While many financial experts predict slow economic growth in 2013, the New Mexico Small Business Investment Corporation (NMSBIC) is taking action to improve the economy in New Mexico by providing capital to small businesses around the state.
Created in 2001 under the New Mexico Small Business Investment Act to stimulate job creation, the NMSBIC plans to assist more small businesses in more parts of the state, said Joseph Badal, board chairman and president of the organization.
“We want to increase the velocity of money we have to deploy,” he said. “The faster money gets into the hands of small-business owners, the faster the economic development impact on those businesses and on the state’s economy. As these loans are repaid, the NMSBIC is able to redeploy its funds to other businesses. The multiplier effect on the state’s economy can, as a result, be dramatically positive.”
Investing in Ourselves
NMSBIC manages funds allocated from the Severance Tax Permanent Fund and distributes the money as equity and debt capital to small businesses through its equity and lending partners. Each of the NMSBIC’s lending partners — The Loan Fund, WESST and Accion — prioritize lending to small businesses in underserved communities. Our lending partners provide loans and other support to small businesses, which are the bedrock of the state’s economy and local communities.
The six volunteer members of the NMSBIC board of directors are equally committed to that homegrown vision of economic development. People with expertise in finance and business management are appointed to the board by the governor and approved by the Senate. The state treasurer serves as the seventh member of the board. Board members are from different areas of the state and are active participants in various New Mexico business communities. They identify areas where capital is needed and then deploy capital in a responsible way that stimulates economic growth while protecting taxpayer dollars.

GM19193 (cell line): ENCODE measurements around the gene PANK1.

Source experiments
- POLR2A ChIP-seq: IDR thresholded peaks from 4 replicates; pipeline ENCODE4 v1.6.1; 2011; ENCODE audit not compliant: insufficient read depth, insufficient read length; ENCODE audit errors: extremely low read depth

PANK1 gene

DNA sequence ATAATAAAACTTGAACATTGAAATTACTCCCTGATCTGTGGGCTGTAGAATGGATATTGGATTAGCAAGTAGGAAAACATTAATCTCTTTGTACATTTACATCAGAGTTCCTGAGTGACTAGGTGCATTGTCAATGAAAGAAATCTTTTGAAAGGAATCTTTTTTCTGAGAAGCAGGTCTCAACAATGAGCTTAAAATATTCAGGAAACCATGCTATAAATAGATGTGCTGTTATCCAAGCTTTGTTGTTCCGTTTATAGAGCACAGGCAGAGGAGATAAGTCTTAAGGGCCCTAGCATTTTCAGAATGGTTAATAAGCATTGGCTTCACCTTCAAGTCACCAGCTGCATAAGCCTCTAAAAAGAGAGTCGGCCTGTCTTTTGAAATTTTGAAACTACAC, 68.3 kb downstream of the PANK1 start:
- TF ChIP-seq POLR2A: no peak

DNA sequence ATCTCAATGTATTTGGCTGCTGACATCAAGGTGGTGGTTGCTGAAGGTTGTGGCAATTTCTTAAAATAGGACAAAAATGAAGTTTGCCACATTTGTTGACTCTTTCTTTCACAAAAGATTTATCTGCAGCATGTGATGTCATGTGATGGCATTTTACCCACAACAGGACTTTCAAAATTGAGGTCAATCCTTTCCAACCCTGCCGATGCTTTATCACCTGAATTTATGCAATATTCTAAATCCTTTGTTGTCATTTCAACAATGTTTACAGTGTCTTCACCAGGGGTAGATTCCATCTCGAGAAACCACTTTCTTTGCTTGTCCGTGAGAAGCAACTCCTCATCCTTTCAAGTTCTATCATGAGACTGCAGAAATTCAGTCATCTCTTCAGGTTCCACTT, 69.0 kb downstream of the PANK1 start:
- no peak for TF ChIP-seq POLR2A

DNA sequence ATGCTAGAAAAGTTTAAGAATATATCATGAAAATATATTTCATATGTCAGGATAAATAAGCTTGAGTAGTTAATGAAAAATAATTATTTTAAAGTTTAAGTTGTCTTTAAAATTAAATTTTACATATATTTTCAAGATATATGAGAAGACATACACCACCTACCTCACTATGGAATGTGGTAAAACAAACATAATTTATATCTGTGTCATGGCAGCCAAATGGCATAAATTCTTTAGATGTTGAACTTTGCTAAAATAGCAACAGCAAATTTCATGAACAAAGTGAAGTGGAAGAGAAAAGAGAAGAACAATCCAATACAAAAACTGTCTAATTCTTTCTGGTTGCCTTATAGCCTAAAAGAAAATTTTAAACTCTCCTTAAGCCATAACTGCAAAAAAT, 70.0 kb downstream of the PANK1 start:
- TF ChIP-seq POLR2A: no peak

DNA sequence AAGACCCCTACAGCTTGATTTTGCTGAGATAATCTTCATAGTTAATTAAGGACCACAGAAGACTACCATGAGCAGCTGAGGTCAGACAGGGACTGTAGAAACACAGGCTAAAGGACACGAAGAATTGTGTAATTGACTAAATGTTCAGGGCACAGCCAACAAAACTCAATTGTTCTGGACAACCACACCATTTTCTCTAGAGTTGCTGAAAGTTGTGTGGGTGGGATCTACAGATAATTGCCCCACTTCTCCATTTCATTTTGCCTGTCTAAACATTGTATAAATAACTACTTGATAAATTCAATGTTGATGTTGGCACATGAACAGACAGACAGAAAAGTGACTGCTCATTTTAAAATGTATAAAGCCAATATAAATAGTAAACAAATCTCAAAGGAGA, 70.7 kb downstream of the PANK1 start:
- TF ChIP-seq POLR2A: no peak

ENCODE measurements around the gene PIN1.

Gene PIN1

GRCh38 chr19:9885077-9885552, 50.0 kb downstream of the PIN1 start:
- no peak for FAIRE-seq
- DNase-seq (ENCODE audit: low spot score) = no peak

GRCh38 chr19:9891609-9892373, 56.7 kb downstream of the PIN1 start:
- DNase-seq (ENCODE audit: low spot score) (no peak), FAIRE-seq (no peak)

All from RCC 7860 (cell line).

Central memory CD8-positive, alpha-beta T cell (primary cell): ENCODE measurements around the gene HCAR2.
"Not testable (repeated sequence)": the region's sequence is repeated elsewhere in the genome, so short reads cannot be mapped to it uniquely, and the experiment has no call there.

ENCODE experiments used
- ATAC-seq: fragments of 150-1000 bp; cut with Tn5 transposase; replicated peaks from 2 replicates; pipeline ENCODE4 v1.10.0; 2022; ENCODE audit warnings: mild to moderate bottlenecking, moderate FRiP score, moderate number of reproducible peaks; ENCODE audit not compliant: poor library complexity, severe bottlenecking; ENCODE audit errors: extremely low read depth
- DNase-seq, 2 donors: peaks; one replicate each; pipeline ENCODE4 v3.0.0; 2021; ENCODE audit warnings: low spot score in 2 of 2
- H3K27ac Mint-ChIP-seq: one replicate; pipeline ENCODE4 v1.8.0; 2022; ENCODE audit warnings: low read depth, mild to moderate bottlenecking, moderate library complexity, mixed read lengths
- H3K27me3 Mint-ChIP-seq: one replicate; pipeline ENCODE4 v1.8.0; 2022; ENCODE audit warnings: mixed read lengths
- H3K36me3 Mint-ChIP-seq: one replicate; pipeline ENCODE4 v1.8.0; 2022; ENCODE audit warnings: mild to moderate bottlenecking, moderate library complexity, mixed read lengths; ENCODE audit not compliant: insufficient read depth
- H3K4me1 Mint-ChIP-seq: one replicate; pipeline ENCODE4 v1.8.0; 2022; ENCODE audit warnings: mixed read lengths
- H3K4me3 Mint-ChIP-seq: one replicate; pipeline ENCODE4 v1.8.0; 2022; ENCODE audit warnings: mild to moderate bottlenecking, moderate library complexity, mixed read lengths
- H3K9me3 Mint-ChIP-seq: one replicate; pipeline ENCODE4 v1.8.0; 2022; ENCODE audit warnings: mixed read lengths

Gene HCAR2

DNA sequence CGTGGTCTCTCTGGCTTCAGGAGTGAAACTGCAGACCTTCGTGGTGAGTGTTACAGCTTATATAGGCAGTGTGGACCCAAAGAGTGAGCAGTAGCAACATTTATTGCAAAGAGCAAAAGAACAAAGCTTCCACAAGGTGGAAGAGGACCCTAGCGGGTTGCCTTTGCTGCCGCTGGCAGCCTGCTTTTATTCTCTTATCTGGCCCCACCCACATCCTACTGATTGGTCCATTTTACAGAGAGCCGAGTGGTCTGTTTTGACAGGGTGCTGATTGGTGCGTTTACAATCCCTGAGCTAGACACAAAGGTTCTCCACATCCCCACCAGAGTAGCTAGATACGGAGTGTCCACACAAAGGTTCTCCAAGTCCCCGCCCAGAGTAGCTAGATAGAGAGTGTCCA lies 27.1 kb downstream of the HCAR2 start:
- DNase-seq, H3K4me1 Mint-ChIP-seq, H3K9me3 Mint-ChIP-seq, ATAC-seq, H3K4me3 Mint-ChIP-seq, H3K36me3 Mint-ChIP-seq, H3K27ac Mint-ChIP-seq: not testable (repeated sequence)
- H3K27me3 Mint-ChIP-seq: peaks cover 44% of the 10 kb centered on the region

Since the program began in 2001, more than $47 million has been allocated to the NMSBIC from the Severance Tax Permanent Fund. That money has been used to provide more than 2,400 loans to small businesses and startup companies in New Mexico. NMSBIC aims to build on that record in 2013 by supporting small businesses in order to preserve existing jobs, create new jobs, and boost economic development, according to Badal. Board members want to grow the NMSBIC’s loan program, and they want to disperse capital to businesses all over the state, not just in the Rio Grande Corridor, Badal added.
In order to deploy more money to more businesses in more areas of the state, NMSBIC hopes to initiate relationships with new lending partners. These potential new partners must have a track record of working with New Mexico small businesses. They must have the capacity to service loans and have strong operational and underwriting capabilities — an ability to evaluate risk and make sound lending decisions.
Potential partners also must be willing to counsel small-business clients, Badal said. NMSBIC’s lending partners help clients with more than just loans; they provide free and low-cost resources, such as mentoring, technical assistance, and business-related workshops.
For more information about NMSBIC, please visit www.nmsbic.org.
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